Using Pulse Oximeter with Cold Hands
Pulse oximeter usually runs slow, if at all, in a cold environment. Cold hands and fingers mean that the blood flow and circulation to your hand is reduced and may cause problem for the oximeter to detect a good pulse signal. When this happens, a pulse oximeter may take several minutes to return a reading and sometimes the reading may be inaccurate.
Under this situation, try to warm up the patient's hands prior to taking a measurement. One good way is to massage your hands by rubbing them gently against each other. Doing some hand exercise would also increase blood circulation. Try the following routine and it may help you.
- Relax your hands, shoulder and body.
- Focus on your hands and fingers.
- Massage your hands by rubbing them against each other for one minute.
- Gently and slowly curl up your fingers as if you are squeezing a tennis ball and hold for a couple of seconds.
- Relax and straighten your fingers slowly.
- Repeat curling your fingers for 15 to 20 times or as long as your feel comfortable doing it.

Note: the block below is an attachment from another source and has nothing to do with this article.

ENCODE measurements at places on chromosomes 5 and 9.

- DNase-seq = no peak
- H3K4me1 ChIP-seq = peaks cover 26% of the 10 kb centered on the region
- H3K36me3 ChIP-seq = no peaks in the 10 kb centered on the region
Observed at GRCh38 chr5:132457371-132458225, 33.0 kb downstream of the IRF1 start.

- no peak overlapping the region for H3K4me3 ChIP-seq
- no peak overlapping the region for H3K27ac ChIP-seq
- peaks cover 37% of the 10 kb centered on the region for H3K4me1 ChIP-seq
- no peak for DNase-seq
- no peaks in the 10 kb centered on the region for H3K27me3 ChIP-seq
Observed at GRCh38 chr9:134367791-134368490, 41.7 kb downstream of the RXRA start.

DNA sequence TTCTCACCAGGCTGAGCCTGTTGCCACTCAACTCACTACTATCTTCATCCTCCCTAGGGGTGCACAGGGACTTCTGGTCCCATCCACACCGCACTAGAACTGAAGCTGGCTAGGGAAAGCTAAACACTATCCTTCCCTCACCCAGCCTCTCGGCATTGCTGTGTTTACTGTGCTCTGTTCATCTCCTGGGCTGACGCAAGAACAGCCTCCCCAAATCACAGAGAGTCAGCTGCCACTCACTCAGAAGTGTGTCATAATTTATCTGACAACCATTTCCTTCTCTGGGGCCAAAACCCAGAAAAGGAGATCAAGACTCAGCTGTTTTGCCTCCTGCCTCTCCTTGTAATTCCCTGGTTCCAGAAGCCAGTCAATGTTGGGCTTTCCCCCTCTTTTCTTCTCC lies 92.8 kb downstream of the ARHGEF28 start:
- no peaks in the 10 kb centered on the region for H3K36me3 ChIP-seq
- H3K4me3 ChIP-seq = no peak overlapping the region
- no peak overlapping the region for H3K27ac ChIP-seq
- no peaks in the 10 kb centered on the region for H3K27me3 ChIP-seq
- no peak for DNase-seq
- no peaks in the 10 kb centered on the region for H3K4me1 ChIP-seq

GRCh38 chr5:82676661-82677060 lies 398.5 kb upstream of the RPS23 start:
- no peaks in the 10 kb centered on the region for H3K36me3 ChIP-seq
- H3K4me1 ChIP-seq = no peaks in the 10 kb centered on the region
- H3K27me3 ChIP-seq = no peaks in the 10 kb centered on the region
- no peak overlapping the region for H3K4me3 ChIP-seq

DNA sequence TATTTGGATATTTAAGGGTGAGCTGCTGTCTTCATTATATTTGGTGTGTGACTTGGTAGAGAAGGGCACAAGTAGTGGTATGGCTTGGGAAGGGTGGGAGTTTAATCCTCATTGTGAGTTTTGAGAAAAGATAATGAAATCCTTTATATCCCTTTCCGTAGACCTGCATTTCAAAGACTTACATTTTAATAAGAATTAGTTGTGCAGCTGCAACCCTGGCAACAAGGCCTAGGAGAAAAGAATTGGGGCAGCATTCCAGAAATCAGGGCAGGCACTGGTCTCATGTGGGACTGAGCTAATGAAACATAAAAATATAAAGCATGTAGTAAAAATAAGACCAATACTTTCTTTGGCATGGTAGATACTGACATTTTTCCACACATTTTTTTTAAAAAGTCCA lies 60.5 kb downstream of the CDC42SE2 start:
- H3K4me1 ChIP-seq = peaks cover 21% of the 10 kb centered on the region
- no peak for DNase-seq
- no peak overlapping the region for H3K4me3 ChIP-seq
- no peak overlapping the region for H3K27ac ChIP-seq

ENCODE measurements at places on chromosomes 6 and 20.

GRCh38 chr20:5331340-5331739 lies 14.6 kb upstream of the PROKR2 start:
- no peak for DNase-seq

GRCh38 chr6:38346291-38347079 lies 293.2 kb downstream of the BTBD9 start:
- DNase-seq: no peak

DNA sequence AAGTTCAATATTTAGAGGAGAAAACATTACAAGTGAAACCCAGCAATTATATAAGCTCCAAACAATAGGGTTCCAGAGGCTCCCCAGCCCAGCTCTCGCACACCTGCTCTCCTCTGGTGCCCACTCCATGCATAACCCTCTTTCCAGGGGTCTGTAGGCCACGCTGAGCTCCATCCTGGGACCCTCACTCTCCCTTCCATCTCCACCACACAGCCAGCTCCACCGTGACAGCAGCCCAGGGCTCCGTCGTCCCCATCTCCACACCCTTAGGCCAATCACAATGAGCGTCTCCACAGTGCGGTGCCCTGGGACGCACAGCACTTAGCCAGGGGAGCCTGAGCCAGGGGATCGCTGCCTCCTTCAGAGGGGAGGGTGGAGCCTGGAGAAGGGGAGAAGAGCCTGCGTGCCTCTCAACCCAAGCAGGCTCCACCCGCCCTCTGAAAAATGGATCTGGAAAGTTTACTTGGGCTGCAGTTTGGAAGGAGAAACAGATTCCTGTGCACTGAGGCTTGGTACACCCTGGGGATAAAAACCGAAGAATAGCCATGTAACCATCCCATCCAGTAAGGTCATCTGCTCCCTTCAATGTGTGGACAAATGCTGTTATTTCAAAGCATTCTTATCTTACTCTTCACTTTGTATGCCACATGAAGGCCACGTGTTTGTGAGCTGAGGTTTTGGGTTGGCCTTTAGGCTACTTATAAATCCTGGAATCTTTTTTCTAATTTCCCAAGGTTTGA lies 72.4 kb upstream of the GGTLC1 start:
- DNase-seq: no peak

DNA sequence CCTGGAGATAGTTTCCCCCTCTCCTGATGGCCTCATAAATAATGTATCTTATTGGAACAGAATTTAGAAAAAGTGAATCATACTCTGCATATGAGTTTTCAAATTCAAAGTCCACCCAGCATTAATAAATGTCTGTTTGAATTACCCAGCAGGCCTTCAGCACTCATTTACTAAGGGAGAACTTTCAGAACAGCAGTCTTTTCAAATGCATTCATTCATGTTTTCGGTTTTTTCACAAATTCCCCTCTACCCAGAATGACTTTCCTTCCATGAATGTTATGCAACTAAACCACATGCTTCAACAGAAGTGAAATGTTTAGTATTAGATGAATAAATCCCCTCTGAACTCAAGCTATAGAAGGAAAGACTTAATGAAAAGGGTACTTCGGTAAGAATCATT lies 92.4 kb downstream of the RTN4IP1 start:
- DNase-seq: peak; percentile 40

- Repeat step 3.
This exercise follows the principle of qigong and helps to increase the blood circulation to your hands and fingers. The first two steps, relaxation and focus, are key parts of the exercise. This exercise, if performed regularly, can increase your fingers' flexibility and help your arthritis.
Keep an eye on the SpO2 waveform which is available on some oximeters. The amplitude and the pattern of the wave are related to the pulse strength and rhythm. If the pulse is weak, the waveform would be flat and a good reading would be difficult. If the heart beat is irregular (arrhythmias), the pulse rate reading on a pulse oximeter can be erratic as it is normally based on the number of pulses within a few seconds..
In pulse oximeter and low perfusion, it lists several precautions that would help with the measurements.